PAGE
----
Dear Dog Day Care Parents,

Each year we have a couple of dogs diagnosed with Canine Papilloma Virus, also known as CPV. CPV causes warts in canines, generally located in the mouth or other mucous membranes. The warts may be treated, but often they can disappear without getting any medical attention.

Similar to Chicken Pox in humans, the virus strikes mostly dogs that have a weak or undeveloped immune system. Consequently, the warts are more frequent in puppies under 18 months of age and senior dogs. Adult dogs and dogs that have a healthy immune system are very unlikely to get the virus despite exposure because their immune system fights off the virus.

Unfortunately, the virus can be transmitted through direct contact with a dog with warts and may also be present in the environment of a dog affected by warts. However, the infection cannot be fully controlled, as the incubation period may last anywhere from 2 to 6 months and the dog may not present any signs of warts but still be a carrier of the papilloma virus.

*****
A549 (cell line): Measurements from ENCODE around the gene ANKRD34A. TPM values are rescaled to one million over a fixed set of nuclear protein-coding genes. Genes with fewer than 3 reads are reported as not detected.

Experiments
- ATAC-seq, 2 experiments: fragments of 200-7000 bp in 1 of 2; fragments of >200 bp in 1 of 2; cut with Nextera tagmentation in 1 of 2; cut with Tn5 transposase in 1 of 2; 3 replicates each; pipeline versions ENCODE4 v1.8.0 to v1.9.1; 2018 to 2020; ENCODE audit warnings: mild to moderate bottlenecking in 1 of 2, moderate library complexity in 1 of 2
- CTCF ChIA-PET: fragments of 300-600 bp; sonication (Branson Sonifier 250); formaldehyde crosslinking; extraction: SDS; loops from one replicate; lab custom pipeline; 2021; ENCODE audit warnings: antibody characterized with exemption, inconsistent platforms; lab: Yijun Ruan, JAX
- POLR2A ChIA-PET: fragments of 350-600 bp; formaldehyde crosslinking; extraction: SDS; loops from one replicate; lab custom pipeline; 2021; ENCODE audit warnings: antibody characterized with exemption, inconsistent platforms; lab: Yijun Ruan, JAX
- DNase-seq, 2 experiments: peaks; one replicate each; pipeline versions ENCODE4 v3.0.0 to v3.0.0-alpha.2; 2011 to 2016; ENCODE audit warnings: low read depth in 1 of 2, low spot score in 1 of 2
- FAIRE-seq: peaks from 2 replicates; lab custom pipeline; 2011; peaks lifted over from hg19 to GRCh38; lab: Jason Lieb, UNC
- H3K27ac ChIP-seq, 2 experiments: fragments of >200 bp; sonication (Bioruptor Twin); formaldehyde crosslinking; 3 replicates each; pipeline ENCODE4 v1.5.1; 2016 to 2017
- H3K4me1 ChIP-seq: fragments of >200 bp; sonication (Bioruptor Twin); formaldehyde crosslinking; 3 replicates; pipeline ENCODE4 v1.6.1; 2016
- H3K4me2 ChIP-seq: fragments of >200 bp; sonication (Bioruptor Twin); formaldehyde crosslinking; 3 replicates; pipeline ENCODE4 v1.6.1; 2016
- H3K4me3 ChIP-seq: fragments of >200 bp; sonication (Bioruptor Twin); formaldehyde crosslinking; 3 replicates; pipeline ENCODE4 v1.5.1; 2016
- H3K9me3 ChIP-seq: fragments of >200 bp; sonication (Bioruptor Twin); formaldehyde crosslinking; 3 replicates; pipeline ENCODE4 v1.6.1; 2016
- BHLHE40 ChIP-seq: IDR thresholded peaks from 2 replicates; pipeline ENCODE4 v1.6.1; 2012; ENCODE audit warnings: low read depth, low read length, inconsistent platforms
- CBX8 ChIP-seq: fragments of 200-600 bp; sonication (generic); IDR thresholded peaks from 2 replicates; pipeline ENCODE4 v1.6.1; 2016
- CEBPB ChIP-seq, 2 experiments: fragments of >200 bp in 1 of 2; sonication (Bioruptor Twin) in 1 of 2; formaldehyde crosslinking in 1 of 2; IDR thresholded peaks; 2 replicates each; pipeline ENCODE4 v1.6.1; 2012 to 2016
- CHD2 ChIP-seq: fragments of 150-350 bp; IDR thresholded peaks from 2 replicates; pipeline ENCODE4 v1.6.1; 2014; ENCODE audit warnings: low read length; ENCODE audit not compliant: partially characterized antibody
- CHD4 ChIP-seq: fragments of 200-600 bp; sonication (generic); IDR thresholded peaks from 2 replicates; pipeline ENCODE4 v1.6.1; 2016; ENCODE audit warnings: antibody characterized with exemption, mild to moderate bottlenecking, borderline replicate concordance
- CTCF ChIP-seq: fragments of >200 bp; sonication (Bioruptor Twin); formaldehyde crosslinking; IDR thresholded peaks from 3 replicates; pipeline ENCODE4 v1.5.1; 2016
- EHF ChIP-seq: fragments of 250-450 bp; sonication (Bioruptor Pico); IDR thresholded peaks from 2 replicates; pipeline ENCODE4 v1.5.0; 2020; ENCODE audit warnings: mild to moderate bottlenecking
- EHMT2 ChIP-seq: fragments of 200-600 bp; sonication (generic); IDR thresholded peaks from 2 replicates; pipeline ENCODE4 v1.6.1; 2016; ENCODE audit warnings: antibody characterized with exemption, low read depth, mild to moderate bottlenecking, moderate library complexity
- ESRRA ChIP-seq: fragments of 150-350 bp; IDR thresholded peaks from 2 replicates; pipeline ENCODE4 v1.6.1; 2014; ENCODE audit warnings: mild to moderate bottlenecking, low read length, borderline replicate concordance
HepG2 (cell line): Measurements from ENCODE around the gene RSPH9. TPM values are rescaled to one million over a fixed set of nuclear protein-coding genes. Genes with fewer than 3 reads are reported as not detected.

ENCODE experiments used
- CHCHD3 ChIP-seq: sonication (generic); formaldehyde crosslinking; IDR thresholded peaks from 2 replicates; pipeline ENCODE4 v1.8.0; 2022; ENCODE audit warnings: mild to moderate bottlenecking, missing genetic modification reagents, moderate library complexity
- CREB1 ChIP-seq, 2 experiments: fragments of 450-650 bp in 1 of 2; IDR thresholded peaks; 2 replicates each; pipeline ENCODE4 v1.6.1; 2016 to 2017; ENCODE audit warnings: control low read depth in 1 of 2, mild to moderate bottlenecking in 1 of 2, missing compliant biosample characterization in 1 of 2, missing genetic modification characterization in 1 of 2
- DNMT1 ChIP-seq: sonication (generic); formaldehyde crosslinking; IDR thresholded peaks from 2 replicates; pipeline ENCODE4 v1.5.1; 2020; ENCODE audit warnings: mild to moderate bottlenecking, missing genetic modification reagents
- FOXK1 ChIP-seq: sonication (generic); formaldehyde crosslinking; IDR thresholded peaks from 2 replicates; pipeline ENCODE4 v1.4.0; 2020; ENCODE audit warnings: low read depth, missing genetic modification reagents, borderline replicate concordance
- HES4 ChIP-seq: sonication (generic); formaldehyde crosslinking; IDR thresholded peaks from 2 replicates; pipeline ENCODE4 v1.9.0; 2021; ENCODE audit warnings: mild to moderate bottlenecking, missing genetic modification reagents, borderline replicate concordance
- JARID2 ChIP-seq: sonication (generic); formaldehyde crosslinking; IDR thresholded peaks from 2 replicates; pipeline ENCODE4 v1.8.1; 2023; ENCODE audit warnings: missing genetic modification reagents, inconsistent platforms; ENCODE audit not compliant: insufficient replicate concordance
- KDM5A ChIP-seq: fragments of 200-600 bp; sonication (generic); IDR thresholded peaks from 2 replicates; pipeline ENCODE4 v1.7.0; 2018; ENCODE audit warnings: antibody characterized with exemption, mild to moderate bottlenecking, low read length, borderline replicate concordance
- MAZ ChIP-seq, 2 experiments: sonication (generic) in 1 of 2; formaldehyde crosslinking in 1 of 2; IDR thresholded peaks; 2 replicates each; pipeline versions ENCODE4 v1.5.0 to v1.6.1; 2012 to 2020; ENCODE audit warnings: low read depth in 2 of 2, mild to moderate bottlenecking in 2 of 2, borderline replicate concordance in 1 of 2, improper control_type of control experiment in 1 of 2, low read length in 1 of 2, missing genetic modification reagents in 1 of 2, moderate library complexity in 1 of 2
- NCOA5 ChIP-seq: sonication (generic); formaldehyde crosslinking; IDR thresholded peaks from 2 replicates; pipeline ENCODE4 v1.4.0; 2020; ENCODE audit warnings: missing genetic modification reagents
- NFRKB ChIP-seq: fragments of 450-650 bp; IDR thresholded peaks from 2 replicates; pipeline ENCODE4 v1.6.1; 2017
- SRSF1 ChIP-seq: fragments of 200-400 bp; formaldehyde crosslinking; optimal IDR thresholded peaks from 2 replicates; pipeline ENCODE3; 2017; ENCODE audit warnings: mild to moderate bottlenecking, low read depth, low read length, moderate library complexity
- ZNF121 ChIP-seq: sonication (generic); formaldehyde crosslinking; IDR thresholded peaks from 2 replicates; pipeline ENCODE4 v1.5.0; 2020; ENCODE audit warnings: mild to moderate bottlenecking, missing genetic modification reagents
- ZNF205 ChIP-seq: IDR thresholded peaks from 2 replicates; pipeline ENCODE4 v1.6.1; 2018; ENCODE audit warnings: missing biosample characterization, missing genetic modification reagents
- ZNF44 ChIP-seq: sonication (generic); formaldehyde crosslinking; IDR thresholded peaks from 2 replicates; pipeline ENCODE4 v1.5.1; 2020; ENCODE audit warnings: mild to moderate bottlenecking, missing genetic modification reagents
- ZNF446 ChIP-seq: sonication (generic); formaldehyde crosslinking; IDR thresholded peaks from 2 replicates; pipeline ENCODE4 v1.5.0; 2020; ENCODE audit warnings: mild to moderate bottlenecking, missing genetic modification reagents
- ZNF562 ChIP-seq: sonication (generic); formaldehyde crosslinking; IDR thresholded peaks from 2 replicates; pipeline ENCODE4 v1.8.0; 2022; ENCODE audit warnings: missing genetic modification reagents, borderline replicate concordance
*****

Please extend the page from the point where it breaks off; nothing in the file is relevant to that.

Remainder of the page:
The papilloma virus may survive for up to 2 months in an environment despite our best cleaning practices but cannot be transmitted to humans.

Our goal at The Yuppy Puppy is to provide a safe and healthy environment for our furry friends and we are taking this very seriously. We have discussed our situation with several local vets and have been told that most commonly dogs do not require any treatment. The papilloma virus may be active, but the dog’s immune system will build up immunity and will be able to fight off the virus in a few months after contracting it. Typically, the warts will also disappear once the papilloma virus is no longer active.

On average, the warts can disappear in 3 to 5 months. Although many dogs clear up in a much shorter time frame.

We ask that if these warts are found on your dog that you keep them out of daycare for at least one week (7 days) after the last of their sores have cleared up.


Aquila Brown


The Yuppy Puppy, LLC.